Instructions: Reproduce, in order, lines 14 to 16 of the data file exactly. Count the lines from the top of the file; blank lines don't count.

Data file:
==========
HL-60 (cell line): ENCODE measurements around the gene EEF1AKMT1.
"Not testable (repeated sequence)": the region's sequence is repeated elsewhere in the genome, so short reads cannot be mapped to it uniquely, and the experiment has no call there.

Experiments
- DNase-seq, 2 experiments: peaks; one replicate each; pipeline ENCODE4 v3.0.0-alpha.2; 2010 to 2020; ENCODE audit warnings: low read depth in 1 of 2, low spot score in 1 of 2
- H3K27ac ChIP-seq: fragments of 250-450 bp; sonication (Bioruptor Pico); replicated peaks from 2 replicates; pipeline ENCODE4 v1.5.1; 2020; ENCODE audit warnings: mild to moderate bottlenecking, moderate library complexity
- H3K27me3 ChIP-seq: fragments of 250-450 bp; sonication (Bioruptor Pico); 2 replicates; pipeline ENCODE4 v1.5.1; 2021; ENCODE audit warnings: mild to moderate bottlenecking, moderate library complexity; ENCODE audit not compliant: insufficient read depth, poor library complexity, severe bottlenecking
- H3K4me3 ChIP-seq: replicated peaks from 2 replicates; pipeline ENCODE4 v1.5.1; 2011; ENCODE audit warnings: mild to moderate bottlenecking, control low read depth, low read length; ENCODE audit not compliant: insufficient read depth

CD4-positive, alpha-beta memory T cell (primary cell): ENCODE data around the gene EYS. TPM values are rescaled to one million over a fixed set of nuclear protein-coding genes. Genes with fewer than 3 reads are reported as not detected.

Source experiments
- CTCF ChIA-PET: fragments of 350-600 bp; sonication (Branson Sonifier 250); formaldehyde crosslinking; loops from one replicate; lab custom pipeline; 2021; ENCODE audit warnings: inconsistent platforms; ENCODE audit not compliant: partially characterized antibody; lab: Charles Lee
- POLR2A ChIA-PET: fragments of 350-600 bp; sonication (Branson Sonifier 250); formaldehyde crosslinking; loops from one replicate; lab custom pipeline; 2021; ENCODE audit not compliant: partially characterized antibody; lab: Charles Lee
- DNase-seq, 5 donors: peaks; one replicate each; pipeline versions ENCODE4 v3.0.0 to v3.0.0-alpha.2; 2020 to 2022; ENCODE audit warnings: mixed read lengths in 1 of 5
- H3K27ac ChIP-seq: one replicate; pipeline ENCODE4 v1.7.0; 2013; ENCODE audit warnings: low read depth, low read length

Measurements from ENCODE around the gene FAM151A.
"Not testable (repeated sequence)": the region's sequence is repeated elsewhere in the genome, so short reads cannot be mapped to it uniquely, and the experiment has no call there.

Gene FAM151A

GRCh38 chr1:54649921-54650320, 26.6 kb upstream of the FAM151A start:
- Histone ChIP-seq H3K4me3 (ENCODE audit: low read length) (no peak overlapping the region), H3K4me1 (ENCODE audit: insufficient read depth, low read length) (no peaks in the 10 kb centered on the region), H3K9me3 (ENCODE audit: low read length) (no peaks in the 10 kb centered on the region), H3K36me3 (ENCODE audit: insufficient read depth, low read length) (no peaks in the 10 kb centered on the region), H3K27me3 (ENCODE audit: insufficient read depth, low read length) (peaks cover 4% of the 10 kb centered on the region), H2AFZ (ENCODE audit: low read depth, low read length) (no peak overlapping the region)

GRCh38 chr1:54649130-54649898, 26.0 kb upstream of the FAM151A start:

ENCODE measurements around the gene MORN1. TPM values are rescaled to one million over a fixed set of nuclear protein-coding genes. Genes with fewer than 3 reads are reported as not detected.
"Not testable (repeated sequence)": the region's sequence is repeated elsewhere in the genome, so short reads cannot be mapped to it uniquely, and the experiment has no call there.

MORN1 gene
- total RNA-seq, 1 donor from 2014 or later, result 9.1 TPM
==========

Measurements from ENCODE around the gene FAM151A.
"Not testable (repeated sequence)": the region's sequence is repeated elsewhere in the genome, so short reads cannot be mapped to it uniquely, and the experiment has no call there.

Gene FAM151A